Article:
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ARCHER-DANIELS-MIDLAND COMPANY v. PAULL

October 26, 1960

ARCHER-DANIELS-MIDLAND COMPANY, PLAINTIFF,
v.
R.C. PAULL, VIRGINIA PAULL, AND PAULL'S HATCHERY, INC., DEFENDANTS.



The opinion of the court was delivered by: John E. Miller, Chief Judge.

Statement

This is an action by the plaintiff, Archer-Daniels-Midland Company, arising out of its turkey financing program in northwest Arkansas for the years 1958 and 1959. The plaintiff seeks to recover on two notes executed by the defendant, R.C. Paull, and representing the loss incurred in 1958 by Paull individually and by the Poor Boy Feed Company, a joint venture, composed of Paull and Louis Flentge, in the turkey operations for 1958. In addition, plaintiff seeks to recover for financing advanced to Paull's Hatchery, Inc., for its 1959 turkey breeder flocks. The corporation's indebtedness is allegedly evidenced by certain delivery receipts signed by R.C. Paull. Mrs. Paull is alleged to be a guarantor to the plaintiff of the obligations of Paull's Hatchery, Inc.

Each of the defendants denies the material allegations of the complaint, and R.C. Paull and Paull's Hatchery, Inc., each filed counterclaims against the plaintiff. R.C. Paull contends that the plaintiff contracted to finance him individually for the growing of 20,000 range turkeys during 1959, and that it contracted to finance 40,000 additional range turkeys for the Poor Boy Feed Company. Paull further contends that the plaintiff breached each of these contracts.

Paull's Hatchery, Inc., alleges in its counterclaim that the plaintiff contracted to provide financing for growers to purchase 90,000 turkey poults (baby turkeys) to be hatched by the corporation and that it breached this contract.

The case was tried to the court on September 14 and 15, 1960, and at the conclusion of the testimony, the court directed the attorneys for the respective parties to file memorandum briefs in support of their contentions. The briefs have been received and considered, along with all the testimony and the evidence, and the court now files its findings of fact and conclusions of law, separately stated.

Findings of Fact

1.

The plaintiff, Archer-Daniels-Midland Company, is a corporation organized under the laws of the State of Delaware with its principal place of business in Minneapolis, Minnesota.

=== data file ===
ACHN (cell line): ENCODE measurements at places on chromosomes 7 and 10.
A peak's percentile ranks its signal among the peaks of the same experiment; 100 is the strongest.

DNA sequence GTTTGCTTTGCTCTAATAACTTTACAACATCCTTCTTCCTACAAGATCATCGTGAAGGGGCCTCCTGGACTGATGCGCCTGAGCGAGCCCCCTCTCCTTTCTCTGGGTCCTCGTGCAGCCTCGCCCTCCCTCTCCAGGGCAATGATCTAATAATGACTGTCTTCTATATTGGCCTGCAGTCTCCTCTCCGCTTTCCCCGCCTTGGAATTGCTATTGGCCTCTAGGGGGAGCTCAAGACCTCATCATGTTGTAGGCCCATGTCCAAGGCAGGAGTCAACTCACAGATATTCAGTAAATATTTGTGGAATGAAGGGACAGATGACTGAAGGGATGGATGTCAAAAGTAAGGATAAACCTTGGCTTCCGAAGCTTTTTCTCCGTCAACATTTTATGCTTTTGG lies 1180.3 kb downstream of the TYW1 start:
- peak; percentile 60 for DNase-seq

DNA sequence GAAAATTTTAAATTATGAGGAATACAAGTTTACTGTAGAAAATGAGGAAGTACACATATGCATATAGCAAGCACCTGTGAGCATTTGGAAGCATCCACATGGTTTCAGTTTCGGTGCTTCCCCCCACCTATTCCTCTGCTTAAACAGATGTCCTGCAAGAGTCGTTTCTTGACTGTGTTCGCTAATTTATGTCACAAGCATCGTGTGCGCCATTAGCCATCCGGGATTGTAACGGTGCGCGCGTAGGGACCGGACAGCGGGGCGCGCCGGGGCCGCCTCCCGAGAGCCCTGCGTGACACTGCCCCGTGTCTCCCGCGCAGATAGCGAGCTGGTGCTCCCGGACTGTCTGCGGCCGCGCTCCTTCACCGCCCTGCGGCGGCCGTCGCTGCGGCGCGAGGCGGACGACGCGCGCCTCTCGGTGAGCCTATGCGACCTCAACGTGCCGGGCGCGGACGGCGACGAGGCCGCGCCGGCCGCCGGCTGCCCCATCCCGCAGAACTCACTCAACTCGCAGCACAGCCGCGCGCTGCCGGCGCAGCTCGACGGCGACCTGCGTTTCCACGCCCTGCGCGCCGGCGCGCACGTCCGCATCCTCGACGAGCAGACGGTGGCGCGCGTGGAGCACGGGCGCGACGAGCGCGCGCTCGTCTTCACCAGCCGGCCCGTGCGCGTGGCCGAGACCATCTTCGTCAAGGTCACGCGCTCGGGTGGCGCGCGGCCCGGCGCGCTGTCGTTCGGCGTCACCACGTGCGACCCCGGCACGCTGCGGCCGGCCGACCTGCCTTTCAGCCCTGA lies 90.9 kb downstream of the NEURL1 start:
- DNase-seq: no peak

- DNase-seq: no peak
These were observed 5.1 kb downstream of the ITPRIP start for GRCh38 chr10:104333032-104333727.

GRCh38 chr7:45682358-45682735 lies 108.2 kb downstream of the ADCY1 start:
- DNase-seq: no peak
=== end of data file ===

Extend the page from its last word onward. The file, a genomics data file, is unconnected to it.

The defendants, R.C. Paull and Virginia Paull, are citizens of the Western District of Arkansas and reside at Berryville. The defendant, Paull's Hatchery, Inc., is an Arkansas corporation with its principal place of business at Berryville, Arkansas.

The amount in controversy is in excess of $10,000, exclusive of interest and costs.

2.

The plaintiff corporation engages in diversified lines of business. For several years prior to August 1960 it was engaged in the poultry feed business as one of its endeavors. This particular business was operated by the Feed Division of the plaintiff corporation. Ferris H. Nichols was the Credit Manager for the Feed Division during its operation in Arkansas. Mr. Nichols worked under the supervision of Wilbur F. Anderson, General Credit Manager of Archer-Daniels-Midland Company. From November 1958 until the time of its withdrawal from the poultry feed business in northern Arkansas, Clyde C. Meinhoefer was General Manager of the Feed Division. As General Manager, Meinhoefer directed the production, sales and financing activities of the plaintiff in its feed operations. Meinhoefer, Anderson, and Nichols all worked out of the home office of the plaintiff in Minneapolis, Minnesota.

The sales force of plaintiff's Feed Division for the southwestern region, of which Arkansas is a part, was headed by Frank Burson, who resided in Kansas City, Missouri, Leroy Dameron was the plaintiff's salesman for the northwest Arkansas district, and Billy Eldridge was the plaintiff's service man for that area. In this capacity, Eldridge inspected the flocks of turkeys financed by the plaintiff, and made recommendations to the growers for improvements, better sanitation, and marketing. The plaintiff operated a feed mill at Hollister, Missouri, where it manufactured most of the feed sold in the northwest Arkansas area.